DW director general demands fair trial for Gao Yu | Asia | An in-depth look at news from across the continent | DW | 09.05.2014

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DW director general demands fair trial for Gao Yu

The arrest of well-known Chinese journalist and DW contributor Gao Yu has sparked widespread international criticism. DW Director General Peter Limbourg has expressed concern and demands Gao receive a fair trial.

Gao Yu, who had been missing since the end of April, is in fact in police custody. Chinese state news agency Xinhua reported that the 70-year-old had been taken into custody for leaking "state secrets" – she allegedly forwarded a Communist Party document to a foreign website. Xinhua did not specify which secrets or which paper in particular had been passed on, but said that the police had seized "substantial" evidence from her home.

On May 8, Gao was paraded on state TV where she admitted her "wrongdoing:" "I believe what I have done has touched on legal issues and has endangered the country's interests. What I have done was a big mistake. I earnestly and sincerely have learned a lesson from this experience and admit my guilt," Gao told a remote audience, according to AFP news agency.

Gao Yu Journalistin China Archiv 2012

The 70-year-old Gao Yu has worked for DW for years

DW Director General Peter Limbourg has voiced criticism over Gao's arrest, saying it was "beneath human dignity" to parade her as a confessed criminal on Chinese national television. "Gao Yu has the right to a fair trial which complies with the rule of law," Limbourg said, adding that he had grave concerns over the fate of the 70-year-old who has worked many years for DW's Chinese service.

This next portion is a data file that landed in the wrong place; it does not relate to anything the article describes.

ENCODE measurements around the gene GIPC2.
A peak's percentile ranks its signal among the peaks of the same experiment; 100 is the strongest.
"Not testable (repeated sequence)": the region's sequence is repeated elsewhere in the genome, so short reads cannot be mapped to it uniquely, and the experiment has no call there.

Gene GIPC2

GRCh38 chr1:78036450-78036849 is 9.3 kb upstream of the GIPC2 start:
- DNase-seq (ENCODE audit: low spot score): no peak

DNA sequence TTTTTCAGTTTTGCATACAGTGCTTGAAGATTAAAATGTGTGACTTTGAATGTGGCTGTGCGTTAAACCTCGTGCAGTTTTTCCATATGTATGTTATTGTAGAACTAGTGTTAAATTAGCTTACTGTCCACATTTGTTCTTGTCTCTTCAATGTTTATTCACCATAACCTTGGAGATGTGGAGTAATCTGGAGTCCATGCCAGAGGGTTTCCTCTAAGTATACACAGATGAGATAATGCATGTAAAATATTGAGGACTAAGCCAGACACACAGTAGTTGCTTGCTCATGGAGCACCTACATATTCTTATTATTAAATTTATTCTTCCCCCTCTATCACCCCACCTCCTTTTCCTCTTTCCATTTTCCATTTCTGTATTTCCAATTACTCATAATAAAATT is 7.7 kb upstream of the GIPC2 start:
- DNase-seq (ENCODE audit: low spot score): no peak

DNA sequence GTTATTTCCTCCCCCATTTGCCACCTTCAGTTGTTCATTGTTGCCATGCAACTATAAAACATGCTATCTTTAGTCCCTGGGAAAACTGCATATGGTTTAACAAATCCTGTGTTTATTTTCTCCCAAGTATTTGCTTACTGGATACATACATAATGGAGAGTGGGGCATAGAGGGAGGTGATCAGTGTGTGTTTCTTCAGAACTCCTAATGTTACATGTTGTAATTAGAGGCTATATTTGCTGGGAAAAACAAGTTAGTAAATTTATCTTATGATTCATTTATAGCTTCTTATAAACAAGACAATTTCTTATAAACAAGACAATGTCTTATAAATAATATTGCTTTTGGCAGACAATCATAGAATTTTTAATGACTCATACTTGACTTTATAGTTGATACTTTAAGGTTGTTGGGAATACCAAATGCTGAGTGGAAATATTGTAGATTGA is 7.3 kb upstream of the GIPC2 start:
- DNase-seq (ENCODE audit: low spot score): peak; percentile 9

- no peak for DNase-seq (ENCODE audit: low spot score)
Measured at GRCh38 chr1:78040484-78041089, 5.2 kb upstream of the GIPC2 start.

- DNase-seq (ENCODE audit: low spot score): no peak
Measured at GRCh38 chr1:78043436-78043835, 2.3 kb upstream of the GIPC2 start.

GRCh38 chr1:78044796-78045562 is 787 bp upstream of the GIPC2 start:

Limbourg expressed his concerns to the Chinese embassy in Berlin a few days ago, asking them to explain Gao Yu's sudden disappearance.

"Deutsche Welle builds bridges of understanding, and wants more dialogue with China," Limbourg said. "That includes giving critical authors a voice, even if they are not able to publish in China." He said it must be possible to conduct a dialogue in an open and respectful manner, despite differences of opinion.

A human rights issue

International human rights organizations have also criticized Chinese authorities regarding the treatment of the journalist. "Gao is the latest victim of China's vaguely worded and arbitrary state secret laws, which the authorities repeatedly use as a smokescreen to target activists," said Anu Kultalahti, China researcher at Amnesty International (AI), in a press release.

Human Rights Watch (HRW) has a similiar view. The rights organization said Chinese authorities should immediately drop allegations made this week against arrested lawyer Pu Zhiqiang, clarify the situation surrounding Gao Yu and release other activists who have been arrested ahead of June 4, the 25th anniversary of the Tiananmen Square crackdown in Beijing. The Chinese government should also refrain from arresting or disappearing activists on or around this date.

"These charges and detentions lay bare just how little the Chinese government’s attitudes towards human rights have changed since 1989," said Sophie Richardson, HRW's China director. "A stable society is one in which peaceful discussions of history and accountability are tolerated – not crushed or criminalized."

Unanswered questions

Chinese authorities have yet to specify which document Gao Yu reportedly passed on to "foreign sources." Last year, Gao had written a report on an internal party communiqué referred to as Document 9 which - among other things - called for authorities to crack down on any divergence from party lines. A magazine in Hong Kong published her article in full length last August. AI's Anu Kultalahti, however, says the so-called Document 9 was in no way a state secret and argues that if Gao Yu was arrested for this reason, she must be released immediately.

Gao Yu is a former deputy editor-in-chief of Economics Weekly magazine and was named in the year 2000 one of the International Press Institute's 50 "World Press Freedom Heroes." In the 1990s Gao spent a total of seven years in prison for her work as a journalist. The charges against her included "publishing state secrets."

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